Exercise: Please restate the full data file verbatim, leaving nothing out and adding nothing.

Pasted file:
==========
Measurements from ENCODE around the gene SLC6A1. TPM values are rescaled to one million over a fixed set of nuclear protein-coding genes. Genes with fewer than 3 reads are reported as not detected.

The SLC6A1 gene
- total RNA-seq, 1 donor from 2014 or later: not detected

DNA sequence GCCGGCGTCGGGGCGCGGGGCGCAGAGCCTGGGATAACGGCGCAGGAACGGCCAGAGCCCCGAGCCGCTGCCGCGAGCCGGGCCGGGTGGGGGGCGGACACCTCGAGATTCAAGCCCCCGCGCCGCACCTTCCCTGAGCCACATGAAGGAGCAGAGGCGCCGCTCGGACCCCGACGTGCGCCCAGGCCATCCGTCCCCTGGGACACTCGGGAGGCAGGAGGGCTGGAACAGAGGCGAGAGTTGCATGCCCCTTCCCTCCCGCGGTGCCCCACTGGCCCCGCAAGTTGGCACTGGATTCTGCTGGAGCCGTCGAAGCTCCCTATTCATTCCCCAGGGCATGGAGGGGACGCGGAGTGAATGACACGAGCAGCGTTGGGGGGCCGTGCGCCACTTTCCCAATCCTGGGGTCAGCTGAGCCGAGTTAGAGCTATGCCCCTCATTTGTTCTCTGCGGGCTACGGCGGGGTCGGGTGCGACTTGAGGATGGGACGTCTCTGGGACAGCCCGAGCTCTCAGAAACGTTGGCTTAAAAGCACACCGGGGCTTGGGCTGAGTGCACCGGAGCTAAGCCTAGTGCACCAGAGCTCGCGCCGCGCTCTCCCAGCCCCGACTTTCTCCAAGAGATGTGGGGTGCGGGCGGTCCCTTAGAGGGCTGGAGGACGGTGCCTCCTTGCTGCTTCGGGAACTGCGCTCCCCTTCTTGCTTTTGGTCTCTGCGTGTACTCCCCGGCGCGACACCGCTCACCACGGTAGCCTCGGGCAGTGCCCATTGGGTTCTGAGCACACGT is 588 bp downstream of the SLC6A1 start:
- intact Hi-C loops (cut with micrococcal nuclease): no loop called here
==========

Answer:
Measurements from ENCODE around the gene SLC6A1. TPM values are rescaled to one million over a fixed set of nuclear protein-coding genes. Genes with fewer than 3 reads are reported as not detected.

The SLC6A1 gene
- total RNA-seq, 1 donor from 2014 or later: not detected

DNA sequence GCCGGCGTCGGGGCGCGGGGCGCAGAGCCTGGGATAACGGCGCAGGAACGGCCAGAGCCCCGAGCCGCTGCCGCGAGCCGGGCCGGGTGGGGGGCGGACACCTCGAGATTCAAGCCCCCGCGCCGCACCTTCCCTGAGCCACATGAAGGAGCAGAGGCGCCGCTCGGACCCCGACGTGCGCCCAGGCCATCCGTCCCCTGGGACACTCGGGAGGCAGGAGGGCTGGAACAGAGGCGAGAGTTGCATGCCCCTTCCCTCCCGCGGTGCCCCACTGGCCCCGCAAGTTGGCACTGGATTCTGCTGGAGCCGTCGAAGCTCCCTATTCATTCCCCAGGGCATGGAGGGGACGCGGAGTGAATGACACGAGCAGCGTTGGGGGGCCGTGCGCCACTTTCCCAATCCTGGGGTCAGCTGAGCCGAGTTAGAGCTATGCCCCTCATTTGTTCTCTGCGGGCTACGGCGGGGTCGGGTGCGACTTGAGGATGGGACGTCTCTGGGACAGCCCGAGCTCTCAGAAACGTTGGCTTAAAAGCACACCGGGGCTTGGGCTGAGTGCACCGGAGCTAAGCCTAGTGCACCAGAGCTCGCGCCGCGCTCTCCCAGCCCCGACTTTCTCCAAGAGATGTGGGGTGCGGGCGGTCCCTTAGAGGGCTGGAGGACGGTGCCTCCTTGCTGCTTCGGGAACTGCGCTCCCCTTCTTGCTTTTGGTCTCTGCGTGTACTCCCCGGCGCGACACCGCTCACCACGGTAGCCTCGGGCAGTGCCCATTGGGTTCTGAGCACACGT is 588 bp downstream of the SLC6A1 start:
- intact Hi-C loops (cut with micrococcal nuclease): no loop called here